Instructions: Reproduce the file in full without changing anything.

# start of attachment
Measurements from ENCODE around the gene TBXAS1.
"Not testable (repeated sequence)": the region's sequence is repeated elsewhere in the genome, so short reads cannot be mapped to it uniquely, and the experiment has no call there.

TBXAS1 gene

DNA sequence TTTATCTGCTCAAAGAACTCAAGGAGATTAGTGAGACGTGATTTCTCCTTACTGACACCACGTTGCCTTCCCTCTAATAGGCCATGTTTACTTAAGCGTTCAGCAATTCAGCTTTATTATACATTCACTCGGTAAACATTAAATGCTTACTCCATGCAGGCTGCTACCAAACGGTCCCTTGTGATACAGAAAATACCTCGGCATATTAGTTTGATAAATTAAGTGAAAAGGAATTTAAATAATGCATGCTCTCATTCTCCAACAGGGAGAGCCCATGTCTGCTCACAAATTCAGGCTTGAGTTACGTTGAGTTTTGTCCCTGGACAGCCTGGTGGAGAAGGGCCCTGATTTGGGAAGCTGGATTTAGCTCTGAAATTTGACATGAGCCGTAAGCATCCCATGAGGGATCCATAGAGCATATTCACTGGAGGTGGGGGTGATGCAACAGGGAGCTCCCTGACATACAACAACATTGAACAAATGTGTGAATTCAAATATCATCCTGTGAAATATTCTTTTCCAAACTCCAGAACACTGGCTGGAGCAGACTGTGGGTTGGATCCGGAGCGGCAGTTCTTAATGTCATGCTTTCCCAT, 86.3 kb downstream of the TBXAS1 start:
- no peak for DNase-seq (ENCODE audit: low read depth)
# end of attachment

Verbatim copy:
Measurements from ENCODE around the gene TBXAS1.
"Not testable (repeated sequence)": the region's sequence is repeated elsewhere in the genome, so short reads cannot be mapped to it uniquely, and the experiment has no call there.

TBXAS1 gene

DNA sequence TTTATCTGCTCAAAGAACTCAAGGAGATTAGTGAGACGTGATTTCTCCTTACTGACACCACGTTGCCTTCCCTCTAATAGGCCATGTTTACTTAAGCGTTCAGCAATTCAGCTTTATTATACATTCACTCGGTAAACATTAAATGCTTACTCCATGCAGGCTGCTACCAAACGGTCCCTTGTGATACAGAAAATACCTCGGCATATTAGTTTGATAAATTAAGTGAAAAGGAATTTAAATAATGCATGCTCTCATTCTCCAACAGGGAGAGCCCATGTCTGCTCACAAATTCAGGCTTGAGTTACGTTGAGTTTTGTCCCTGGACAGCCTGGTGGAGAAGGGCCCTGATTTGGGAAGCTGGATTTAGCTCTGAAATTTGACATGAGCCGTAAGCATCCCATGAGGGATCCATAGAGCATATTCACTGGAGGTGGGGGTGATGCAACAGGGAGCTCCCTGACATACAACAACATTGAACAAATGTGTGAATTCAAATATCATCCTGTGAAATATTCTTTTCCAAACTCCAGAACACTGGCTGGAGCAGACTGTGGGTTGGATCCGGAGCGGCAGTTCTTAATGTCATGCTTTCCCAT, 86.3 kb downstream of the TBXAS1 start:
- no peak for DNase-seq (ENCODE audit: low read depth)